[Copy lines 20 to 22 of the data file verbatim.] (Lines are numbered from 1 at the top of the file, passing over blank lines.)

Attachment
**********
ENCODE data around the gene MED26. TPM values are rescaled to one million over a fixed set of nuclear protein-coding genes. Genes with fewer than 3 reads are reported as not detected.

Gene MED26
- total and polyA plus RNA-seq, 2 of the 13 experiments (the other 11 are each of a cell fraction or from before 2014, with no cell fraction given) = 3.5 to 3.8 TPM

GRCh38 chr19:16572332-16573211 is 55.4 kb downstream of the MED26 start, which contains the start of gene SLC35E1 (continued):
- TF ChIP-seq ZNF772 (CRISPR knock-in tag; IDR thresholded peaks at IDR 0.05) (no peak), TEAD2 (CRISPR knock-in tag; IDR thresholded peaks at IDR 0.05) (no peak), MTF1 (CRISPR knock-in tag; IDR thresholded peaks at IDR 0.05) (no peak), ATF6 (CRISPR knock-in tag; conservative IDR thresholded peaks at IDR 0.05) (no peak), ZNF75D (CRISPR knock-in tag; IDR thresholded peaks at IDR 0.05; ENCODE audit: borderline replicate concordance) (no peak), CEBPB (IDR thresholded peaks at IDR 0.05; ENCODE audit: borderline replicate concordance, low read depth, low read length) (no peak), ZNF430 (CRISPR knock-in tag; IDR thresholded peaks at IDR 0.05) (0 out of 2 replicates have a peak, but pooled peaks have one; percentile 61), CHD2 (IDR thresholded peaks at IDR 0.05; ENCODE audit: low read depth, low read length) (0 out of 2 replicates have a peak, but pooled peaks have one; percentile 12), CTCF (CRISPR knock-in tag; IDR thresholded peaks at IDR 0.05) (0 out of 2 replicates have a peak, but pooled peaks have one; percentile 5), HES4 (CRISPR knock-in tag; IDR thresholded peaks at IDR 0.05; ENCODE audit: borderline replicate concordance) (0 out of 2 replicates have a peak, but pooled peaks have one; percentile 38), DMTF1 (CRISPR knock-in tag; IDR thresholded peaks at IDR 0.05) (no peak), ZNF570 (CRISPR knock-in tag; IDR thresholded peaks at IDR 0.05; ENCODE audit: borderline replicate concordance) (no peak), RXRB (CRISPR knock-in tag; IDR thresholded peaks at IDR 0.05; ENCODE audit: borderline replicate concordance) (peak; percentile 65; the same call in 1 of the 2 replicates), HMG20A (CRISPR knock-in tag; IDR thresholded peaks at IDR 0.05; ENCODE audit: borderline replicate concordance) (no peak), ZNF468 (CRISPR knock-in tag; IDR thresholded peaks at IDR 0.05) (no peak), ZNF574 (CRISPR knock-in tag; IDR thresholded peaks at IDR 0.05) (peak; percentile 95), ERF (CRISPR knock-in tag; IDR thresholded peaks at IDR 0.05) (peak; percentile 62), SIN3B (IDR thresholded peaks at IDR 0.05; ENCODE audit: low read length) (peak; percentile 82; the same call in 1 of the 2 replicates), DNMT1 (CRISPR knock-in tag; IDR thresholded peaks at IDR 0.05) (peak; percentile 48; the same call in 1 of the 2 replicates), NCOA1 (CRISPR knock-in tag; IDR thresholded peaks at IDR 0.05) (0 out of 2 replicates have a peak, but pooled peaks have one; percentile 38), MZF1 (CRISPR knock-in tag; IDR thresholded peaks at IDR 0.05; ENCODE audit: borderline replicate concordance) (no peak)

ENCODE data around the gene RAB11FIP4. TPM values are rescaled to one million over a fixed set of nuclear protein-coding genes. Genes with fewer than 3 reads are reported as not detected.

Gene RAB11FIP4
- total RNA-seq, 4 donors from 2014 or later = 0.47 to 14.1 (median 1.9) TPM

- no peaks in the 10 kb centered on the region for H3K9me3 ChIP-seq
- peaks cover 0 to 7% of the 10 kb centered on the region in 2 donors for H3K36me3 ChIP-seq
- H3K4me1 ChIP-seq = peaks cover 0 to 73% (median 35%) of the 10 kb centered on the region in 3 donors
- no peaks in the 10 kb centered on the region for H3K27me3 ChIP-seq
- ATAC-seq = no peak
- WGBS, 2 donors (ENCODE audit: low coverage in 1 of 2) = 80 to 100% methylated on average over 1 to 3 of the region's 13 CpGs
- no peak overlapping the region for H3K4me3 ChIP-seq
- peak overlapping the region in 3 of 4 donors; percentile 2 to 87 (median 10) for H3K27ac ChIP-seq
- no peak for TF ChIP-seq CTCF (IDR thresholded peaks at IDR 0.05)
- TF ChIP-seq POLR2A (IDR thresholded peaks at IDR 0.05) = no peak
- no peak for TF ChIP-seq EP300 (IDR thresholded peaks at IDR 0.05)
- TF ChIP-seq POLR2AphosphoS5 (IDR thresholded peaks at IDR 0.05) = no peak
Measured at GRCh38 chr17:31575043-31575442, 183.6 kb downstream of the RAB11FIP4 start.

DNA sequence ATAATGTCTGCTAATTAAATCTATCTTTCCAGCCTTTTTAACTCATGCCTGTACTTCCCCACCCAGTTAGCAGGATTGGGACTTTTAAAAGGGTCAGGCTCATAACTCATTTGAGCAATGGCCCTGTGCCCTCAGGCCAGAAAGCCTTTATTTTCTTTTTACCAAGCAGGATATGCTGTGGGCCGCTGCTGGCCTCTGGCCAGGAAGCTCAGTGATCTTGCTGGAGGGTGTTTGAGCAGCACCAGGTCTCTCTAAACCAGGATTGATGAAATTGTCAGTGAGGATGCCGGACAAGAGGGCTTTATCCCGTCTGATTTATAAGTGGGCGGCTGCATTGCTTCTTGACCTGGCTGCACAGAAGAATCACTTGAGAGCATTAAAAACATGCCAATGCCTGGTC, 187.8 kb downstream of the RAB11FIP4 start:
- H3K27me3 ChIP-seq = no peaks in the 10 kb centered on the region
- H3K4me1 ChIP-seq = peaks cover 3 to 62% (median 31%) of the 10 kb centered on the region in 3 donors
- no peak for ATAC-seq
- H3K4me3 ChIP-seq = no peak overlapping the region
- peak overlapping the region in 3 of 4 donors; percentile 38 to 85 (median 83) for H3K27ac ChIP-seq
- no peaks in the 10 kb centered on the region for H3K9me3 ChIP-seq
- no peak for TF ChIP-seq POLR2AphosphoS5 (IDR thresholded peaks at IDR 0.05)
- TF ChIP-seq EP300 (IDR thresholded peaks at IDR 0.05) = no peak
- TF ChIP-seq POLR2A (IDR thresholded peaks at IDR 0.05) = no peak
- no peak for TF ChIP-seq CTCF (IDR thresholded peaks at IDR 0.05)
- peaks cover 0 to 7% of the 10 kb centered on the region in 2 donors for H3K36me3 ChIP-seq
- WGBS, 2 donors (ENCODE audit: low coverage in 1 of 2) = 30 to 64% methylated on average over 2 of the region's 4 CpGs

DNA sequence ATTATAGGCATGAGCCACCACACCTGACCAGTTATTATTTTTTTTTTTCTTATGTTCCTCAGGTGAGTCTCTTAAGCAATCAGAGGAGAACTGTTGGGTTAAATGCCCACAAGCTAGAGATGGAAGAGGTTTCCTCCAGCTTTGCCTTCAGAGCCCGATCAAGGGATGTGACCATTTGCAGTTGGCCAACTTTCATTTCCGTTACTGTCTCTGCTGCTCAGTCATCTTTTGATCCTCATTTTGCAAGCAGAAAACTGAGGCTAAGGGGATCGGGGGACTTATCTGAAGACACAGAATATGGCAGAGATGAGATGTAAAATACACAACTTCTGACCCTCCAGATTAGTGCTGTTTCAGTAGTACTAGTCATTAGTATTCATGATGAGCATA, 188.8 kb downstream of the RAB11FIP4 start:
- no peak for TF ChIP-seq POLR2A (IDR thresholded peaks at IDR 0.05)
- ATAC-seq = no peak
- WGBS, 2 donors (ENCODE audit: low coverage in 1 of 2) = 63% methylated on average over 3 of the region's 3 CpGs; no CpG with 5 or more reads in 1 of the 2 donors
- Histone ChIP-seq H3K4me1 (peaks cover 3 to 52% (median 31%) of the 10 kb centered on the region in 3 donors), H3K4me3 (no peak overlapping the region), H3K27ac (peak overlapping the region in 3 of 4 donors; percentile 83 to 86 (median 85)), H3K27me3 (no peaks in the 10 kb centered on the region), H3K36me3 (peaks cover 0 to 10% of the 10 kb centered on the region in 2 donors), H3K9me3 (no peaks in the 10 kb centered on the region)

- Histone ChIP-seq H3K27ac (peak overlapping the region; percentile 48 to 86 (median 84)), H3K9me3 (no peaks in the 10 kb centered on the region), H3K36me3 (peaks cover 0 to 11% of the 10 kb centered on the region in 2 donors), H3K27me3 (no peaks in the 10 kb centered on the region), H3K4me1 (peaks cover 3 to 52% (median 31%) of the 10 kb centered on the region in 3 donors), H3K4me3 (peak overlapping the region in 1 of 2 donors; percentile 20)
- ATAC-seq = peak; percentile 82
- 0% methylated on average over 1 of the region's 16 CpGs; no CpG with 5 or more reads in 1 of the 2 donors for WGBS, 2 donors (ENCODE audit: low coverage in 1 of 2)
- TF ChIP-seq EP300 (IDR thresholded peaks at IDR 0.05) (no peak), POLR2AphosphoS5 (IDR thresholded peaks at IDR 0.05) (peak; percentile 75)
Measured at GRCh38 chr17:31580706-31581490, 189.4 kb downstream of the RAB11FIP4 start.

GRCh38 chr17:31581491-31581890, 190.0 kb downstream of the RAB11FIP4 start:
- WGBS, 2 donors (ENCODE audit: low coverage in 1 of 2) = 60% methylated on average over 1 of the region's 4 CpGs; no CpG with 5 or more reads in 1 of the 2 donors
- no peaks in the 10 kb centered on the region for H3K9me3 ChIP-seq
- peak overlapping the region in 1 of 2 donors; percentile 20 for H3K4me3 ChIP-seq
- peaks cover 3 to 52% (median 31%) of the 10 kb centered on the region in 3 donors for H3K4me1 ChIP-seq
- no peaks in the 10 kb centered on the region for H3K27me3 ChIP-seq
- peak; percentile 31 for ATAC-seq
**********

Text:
- TF ChIP-seq POLR2AphosphoS5 (IDR thresholded peaks at IDR 0.05) = no peak
Measured at GRCh38 chr17:31575043-31575442, 183.6 kb downstream of the RAB11FIP4 start.

DNA sequence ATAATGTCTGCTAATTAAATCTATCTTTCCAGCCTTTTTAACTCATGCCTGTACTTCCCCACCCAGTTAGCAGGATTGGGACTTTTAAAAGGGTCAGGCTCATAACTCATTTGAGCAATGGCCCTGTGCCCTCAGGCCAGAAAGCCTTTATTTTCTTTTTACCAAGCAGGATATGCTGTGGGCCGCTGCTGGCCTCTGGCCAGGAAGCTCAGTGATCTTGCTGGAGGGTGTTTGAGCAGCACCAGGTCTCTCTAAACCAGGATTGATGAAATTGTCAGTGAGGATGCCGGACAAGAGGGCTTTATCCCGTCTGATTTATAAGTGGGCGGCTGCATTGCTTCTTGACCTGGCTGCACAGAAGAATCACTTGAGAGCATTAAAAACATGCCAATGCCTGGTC, 187.8 kb downstream of the RAB11FIP4 start: